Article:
Some fans even decide to translate professionally. In fact, fluent English speakers who know sufficient Japanese are often preferred for translating over fluent Japanese speakers who know sufficient English, as the syntax of the latter group tends to be stiff. Del Rey Manga's editor finds much of their talent through conventions.[25]


Anime and manga have also inspired many young people to learn about Japanese culture, and the anime fan community in fact encourages people to do so. Fans often learn about Japanese honorifics from anime and manga. Companies such as Del Rey Manga and GoComi add explanatory notes describing honorifics and other words and concepts that do not translate well between languages.[19]

Technology and the Internet

See also: Fansub and Scanlation

Developments on the Internet have had profound effects on the anime fan community and the way in which anime is consumed. Additionally, fan interest in anime has inspired many developments in technology.[4] Roughly 68% of fans obtain anime through downloading from the Internet or through their friends, a much larger proportion than in any other medium.[4] As a result, fans have made some of the most sophisticated advances in peer-to-peer software in order to make searching for and downloading anime online faster.[4] Other fans have created websites that uses a custom server to search the Internet for video mirrors and new episodes, similar to Google on how they crawl each website and saves the information gathered to the database. The search engine keeps every episodes up to date.[26] VirtualDub, a video capture and processing utility, was first created for use on an anime film adaptation of Sailor Moon.[27] The desire to simulate all forms of media that anime and manga comes in has caused PyTom to create Ren'Py, an open-source software engine that allows for the creation of visual novels without the need for a programming background.[28]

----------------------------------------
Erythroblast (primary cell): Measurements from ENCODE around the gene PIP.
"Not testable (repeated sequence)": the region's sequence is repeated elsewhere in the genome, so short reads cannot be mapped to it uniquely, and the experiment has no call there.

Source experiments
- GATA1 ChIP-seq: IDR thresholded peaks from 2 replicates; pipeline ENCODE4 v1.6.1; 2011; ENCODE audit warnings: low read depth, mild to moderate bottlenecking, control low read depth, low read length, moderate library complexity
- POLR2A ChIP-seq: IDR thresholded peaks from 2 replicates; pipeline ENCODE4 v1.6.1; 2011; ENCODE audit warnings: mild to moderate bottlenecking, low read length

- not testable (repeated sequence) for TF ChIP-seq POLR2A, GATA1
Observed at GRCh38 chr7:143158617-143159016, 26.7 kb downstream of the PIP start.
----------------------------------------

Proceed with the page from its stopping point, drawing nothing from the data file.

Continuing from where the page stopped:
Several online communities have been formed where fans can come together to share and interact. Sites that offer file sharing services are popular and influential where people can gain easy access to anime and manga. Fandom has also resulted in the creation of anime and manga fan communities on sites where people can share fan art, one of the most common ways for fans to express their love of anime.[28] These communities tend to do more than just share files. Like most forums on the Internet, they discuss topics that they are interested in and want to know more about. These anime forums are becoming places for people to discuss the plot, characters, and styles of anime and manga.[29]

Sightseeing in Japan